Teacher Trainee journeys: Kyla Bruff
Kyla Bruff is a teacher trainee currently on the 2020/2021 cohort of our Harris ITE Teacher training programme. With a specialism in RE and Citizenship, she sheds light on her experience so far..
As I applied to train with Harris, I was nearing completion of my PhD in Philosophy. During my twelve years (!) as a university student, I loved every minute spent in the classroom. Indeed, classes—which I often perceived to be “live events,” in which my mind was opened in real time and almost anything could happen—were always my favourite part of my educational journey. I therefore happily began working as a part time instructor at my home university in Canada in 2017. During this time, I realised that I experienced even more enjoyment in a teaching role in the classroom than in my capacity as a student. Teaching had all the excitement and spontaneity I knew from my student years, but with the longer-term joys and subtle pride that come with igniting a passion for learning and facilitating student growth and development. It became clear to me that the classroom was where I was destined to be.
Accordingly, I decided to move into secondary education. As with secondary students, the intellectual and personal development of young people, as well as the value of classroom interaction, is even more immediate and obvious than in university. The secondary school teaching role is therefore, in my opinion, more challenging. However, it was a challenge I knew I was up for. I thus decided to begin my teacher training in the two subjects in which I figured I have the best chance at having a positive, lasting influence on someone’s life.
Religious Education and Citizenship may not immediately seem like the most obvious choice as a focus for my teaching career, as my background first appears to scream philosophy and abstraction. However, a closer look at my previous education reveals an underlying logic in my decision to teach these subjects. My eclectic background includes a joint undergraduate degree in Philosophy and Political Science and a Master’s Degree in French and German Philosophy (which was funded by the European Commission). My PhD research was at the intersection of philosophy, politics and religion. It is in these three domains that my intellectual passion lies, and it is in the practice of teaching that my extroverted personality and practical skills find their home. In view of my university background, an added advantage of training with Harris is that, already in my training year, I was offered the possibility to teach the most intellectually demanding content at A-Level, while also guiding younger students in years 7-11 through a wide variety of content in religion and politics. I know how lucky I am to have a timetable made up of such diverse year groups, and to teach difficult content to students looking to enter university, while simultaneously learning the skills and strategies required when working with younger people.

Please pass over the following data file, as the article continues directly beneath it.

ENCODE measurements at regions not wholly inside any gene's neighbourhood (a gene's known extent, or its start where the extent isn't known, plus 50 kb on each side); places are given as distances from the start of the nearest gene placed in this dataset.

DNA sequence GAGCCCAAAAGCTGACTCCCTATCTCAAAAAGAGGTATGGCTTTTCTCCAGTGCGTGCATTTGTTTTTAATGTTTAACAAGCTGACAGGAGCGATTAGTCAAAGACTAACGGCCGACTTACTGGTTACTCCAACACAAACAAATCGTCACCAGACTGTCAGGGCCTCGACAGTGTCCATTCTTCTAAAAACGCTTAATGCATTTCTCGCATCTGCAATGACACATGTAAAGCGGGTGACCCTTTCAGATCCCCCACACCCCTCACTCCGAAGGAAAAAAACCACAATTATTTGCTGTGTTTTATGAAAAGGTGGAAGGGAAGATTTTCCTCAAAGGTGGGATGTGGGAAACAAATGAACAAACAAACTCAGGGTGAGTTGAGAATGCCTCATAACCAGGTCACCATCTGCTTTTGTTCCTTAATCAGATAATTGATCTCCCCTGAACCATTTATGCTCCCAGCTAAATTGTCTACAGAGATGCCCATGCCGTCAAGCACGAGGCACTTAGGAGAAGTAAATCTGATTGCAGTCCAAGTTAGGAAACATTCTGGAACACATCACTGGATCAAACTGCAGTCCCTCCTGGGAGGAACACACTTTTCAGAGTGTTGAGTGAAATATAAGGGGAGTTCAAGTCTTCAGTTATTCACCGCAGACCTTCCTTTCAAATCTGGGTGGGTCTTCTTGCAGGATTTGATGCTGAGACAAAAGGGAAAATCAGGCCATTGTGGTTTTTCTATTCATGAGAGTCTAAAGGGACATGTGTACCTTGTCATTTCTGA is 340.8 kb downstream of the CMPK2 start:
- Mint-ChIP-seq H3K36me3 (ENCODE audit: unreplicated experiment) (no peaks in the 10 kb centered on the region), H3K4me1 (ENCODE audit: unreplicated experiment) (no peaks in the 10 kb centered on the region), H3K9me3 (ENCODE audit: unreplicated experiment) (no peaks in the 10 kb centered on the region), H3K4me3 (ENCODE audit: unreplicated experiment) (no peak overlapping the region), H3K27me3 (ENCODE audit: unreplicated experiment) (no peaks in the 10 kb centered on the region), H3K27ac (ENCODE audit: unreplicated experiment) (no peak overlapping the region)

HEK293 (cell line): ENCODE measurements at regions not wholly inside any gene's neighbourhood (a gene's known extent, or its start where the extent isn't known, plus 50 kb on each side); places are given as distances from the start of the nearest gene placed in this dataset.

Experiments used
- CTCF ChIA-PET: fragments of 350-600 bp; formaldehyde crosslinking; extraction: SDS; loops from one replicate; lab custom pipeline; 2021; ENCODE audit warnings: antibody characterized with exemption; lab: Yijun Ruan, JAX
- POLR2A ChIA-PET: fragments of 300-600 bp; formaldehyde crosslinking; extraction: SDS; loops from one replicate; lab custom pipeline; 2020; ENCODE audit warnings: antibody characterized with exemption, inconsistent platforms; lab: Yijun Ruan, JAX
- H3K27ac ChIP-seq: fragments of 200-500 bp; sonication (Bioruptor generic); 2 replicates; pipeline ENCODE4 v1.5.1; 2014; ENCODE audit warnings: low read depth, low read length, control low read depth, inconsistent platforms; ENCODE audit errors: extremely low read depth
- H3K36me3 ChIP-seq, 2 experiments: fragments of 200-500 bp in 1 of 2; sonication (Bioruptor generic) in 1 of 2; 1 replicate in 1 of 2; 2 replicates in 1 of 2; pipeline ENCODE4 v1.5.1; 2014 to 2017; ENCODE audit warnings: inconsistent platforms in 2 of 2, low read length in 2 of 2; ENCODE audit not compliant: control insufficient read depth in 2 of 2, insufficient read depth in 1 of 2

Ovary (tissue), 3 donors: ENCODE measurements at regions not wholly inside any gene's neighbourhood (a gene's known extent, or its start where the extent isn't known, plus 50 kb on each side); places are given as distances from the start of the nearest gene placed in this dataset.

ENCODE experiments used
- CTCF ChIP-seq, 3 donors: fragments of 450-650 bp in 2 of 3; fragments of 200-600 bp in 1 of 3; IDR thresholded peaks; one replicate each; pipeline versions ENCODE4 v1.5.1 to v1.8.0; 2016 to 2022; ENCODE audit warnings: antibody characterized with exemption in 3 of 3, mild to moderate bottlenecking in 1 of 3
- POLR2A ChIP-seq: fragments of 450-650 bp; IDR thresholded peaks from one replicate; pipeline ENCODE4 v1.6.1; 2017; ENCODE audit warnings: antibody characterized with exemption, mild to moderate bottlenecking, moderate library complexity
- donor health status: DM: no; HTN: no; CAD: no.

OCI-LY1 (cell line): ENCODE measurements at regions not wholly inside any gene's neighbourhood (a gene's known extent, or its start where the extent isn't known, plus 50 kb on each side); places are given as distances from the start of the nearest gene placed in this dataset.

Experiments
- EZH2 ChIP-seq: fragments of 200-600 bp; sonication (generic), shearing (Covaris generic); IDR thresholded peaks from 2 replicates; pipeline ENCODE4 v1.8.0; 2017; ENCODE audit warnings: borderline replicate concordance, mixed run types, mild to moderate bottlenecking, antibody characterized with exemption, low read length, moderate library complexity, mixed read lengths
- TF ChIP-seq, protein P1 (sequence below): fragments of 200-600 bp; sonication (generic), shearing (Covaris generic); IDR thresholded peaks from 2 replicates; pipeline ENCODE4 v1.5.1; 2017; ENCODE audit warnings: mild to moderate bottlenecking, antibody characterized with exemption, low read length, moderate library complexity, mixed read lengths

Now that I am in the fifth week of my training, I can say that teaching secondary school is an incredibly humbling experience in which one learns extensively about oneself. But nevertheless, I must underline that secondary students are not university students, and accordingly, the area in which I need to devote the most work is, by far, behaviour management. Luckily the staff both at my academy and the Harris Federation are incredibly supportive. There are no egos and there is no judgment. Everyone in my vast support network here at Harris have been open about their past difficulties, similar experiences to my own, and their vulnerabilities. No one gets it right the first few weeks. But with guidance, we learn how to.
At the moment, I am working on everything from voice modulation to scaffolding learning activities for different abilities. In my view, to say teaching is a humbling profession is to express exactly this: we show our vulnerabilities and devote ourselves to others, but not in a chaotic or haphazard way. Rather via informed techniques, practical training, intentional action and by learning from others who are more experienced than we are. As teachers, we are motivated by the conviction that everyone deserves an education—a great education, in which they have the opportunity to learn about the world, how people live collectively, and their own personal values. This is the type of knowledge, consideration and self-exploration that Religious Education and Citizenship offer as subjects. As I improve as a teacher, particularly in behavioural management and content delivery techniques, I look forward to better serving the students at my academy, and those I will teach in the future.
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